In a pandemic situation, some companies may employ the Avoidance Strategy to curb further losses in production by cancelling projects, close factory etc. This is especially if the pandemic disrupts supply for a long period. Companies will occur overhead cost such as manpower, rental cost and if supply disruptions is long and indefinite, it would be wise for company to close down the business or cancel the project to avoid further losses. It should be noted that avoidance strategy should only be used as the last resort as it means that company will incur losses. This is so especially during a pandemic which results in sudden disruption to supply chain.

Transferring Risk for Mitigation

One should transfer risks which will have a coffee probability for happening but would have an outsized financial impact. this suggests that companies shifting the burden of the danger consequence to a different party. a number of the strategies for Transfer include, purchase of insurance. Contract terms with suppliers, vendors, contractors, etc may provide a way to shift risk faraway from organization.

As a pandemic is a crisis that is sudden in nature, no one can actually predict its occurrence. Most companies will not spend millions of dollars buying insurance to guard against pandemic. However having said that, companies can still transfer the risk through purchase of insurance for late delivery due to any circumstances, or contract penalty terms with supplier on failure to deliver goods on time. This will more or less help to alleviate some of the project cost in the event of a sudden supply disruption.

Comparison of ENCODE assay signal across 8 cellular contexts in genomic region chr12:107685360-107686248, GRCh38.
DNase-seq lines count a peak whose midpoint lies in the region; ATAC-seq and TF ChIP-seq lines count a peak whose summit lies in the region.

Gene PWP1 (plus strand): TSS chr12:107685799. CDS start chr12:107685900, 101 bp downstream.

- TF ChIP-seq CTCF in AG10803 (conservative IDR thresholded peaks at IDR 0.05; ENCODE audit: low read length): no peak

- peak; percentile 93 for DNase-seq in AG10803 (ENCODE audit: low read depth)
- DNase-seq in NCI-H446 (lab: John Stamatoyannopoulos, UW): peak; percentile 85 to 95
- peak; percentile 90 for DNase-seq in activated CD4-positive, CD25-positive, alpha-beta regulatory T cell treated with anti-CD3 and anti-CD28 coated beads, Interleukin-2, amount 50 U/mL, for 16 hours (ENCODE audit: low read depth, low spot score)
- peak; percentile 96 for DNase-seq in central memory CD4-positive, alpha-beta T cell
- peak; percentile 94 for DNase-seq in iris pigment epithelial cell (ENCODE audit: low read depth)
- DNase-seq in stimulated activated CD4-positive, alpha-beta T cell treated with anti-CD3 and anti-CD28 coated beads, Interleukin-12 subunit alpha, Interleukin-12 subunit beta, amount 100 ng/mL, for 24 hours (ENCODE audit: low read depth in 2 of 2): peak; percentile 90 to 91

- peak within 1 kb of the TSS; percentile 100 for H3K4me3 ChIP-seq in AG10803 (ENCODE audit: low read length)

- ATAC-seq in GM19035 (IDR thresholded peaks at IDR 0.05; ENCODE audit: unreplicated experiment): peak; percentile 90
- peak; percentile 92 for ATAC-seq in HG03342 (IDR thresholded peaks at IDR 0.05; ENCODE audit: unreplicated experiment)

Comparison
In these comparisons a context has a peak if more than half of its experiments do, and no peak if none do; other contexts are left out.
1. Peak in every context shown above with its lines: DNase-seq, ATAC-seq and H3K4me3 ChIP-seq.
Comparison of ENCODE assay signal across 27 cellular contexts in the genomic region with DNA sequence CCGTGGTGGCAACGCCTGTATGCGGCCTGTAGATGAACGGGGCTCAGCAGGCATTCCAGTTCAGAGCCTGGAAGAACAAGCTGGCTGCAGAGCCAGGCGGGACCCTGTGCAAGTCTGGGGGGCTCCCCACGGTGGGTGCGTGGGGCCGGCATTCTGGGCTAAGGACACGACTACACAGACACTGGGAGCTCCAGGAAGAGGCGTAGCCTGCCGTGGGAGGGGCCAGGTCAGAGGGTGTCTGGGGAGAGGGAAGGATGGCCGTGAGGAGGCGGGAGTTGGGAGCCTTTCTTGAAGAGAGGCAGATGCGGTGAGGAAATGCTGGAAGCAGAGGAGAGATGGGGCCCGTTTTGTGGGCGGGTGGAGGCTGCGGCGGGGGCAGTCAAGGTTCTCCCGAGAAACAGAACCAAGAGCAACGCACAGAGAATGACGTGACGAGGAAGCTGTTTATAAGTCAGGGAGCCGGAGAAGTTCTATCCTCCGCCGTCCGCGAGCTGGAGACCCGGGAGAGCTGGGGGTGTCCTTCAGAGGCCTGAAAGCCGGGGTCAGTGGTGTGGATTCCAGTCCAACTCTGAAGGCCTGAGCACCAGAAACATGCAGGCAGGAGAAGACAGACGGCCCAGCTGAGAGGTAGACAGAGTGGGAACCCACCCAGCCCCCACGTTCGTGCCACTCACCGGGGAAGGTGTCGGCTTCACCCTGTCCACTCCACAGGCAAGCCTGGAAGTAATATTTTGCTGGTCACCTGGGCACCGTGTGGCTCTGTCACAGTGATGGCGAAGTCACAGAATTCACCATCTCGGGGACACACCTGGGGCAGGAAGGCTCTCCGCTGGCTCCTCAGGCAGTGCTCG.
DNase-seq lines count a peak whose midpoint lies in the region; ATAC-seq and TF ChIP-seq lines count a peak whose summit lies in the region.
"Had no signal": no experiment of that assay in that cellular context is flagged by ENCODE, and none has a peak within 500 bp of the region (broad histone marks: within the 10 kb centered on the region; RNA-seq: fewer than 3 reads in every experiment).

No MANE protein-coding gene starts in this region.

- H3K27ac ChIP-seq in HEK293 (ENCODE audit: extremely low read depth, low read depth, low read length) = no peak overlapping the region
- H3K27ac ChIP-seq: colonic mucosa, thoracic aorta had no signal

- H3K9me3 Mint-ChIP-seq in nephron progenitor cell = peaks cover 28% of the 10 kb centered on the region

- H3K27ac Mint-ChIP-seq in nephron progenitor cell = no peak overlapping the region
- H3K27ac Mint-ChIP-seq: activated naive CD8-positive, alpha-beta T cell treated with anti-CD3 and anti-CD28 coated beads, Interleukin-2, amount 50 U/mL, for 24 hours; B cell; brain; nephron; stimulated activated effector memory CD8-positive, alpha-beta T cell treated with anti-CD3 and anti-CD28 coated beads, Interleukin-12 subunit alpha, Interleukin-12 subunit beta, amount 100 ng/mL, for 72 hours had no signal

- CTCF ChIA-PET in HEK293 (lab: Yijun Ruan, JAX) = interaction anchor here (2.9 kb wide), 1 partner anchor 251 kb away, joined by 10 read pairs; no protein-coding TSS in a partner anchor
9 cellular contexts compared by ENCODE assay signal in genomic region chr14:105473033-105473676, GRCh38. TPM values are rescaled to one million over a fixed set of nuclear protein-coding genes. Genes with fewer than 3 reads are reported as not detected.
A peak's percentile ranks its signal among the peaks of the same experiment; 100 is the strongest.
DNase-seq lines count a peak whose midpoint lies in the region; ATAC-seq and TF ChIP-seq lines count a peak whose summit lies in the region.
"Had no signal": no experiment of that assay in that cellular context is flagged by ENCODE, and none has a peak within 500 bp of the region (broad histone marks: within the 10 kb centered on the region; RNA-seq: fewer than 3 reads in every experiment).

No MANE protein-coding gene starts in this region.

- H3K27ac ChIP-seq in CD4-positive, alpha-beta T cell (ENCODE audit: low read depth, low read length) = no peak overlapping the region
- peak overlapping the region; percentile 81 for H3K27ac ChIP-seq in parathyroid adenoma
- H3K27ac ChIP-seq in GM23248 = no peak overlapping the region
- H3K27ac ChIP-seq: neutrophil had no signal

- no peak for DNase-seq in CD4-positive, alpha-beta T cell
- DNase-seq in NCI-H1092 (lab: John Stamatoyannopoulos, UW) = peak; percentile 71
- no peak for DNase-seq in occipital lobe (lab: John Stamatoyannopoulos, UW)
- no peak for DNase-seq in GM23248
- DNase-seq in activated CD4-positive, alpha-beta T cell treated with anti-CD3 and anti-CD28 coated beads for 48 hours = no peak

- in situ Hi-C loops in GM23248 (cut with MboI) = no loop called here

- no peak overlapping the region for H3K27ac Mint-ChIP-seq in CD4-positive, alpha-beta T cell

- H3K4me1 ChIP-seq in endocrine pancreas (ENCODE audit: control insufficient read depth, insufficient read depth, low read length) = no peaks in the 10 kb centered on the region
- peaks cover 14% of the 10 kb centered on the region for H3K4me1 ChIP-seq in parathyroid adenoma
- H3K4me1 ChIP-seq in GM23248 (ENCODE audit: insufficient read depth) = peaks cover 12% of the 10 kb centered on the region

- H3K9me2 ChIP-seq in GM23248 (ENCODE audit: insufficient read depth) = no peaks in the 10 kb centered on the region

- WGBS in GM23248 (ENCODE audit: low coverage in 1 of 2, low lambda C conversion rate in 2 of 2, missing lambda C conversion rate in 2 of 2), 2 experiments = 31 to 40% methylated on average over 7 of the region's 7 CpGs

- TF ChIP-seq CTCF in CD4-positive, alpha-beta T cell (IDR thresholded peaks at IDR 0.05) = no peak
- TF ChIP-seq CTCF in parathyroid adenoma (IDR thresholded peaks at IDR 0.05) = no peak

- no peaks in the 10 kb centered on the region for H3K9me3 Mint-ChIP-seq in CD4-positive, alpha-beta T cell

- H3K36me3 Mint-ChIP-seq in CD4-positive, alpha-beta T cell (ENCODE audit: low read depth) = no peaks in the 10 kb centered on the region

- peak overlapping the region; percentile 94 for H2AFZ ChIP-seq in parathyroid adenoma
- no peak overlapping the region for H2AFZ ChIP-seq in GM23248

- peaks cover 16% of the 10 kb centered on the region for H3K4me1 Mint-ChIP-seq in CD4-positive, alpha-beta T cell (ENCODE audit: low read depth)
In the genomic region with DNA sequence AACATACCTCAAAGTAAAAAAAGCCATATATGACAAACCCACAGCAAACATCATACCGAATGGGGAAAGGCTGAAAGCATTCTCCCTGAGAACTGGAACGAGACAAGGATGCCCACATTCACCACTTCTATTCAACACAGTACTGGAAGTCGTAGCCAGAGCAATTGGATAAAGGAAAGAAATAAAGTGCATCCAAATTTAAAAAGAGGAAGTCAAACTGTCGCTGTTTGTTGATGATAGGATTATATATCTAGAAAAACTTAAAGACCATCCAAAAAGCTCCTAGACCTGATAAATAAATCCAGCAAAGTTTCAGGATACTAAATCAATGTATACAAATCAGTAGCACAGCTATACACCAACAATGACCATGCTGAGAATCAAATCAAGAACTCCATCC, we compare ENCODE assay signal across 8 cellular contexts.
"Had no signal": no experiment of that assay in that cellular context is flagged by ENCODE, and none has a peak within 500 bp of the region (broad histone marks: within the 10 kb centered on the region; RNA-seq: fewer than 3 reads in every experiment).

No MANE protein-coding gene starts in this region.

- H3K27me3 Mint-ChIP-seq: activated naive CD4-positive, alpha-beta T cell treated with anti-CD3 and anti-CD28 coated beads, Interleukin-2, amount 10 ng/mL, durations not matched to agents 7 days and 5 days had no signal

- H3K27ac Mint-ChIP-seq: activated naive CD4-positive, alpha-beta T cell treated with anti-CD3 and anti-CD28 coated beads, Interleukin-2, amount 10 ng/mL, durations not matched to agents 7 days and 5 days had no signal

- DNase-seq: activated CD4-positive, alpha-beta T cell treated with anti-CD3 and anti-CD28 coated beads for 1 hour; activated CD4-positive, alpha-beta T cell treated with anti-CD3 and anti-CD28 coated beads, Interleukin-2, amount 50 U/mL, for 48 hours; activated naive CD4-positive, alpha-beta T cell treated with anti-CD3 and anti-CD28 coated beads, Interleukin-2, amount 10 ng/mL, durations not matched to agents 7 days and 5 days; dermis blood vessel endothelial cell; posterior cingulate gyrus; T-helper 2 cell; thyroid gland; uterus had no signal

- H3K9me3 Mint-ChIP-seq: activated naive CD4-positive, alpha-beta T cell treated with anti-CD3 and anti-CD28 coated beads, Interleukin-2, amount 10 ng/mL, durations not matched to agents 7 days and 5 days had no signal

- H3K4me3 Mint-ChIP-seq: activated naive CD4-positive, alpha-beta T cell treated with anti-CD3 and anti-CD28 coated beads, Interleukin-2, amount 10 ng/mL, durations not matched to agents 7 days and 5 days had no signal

Reducing Risk for Mitigation

Most common mitigation strategy is risk reduction. Risk limitation employs some risk acceptance and risk avoidance. To reduce risk is to diversify. The combination of products, technologies, operations and supply chains allow the team ability to limit high-risk opportunities to a manageable or acceptable level.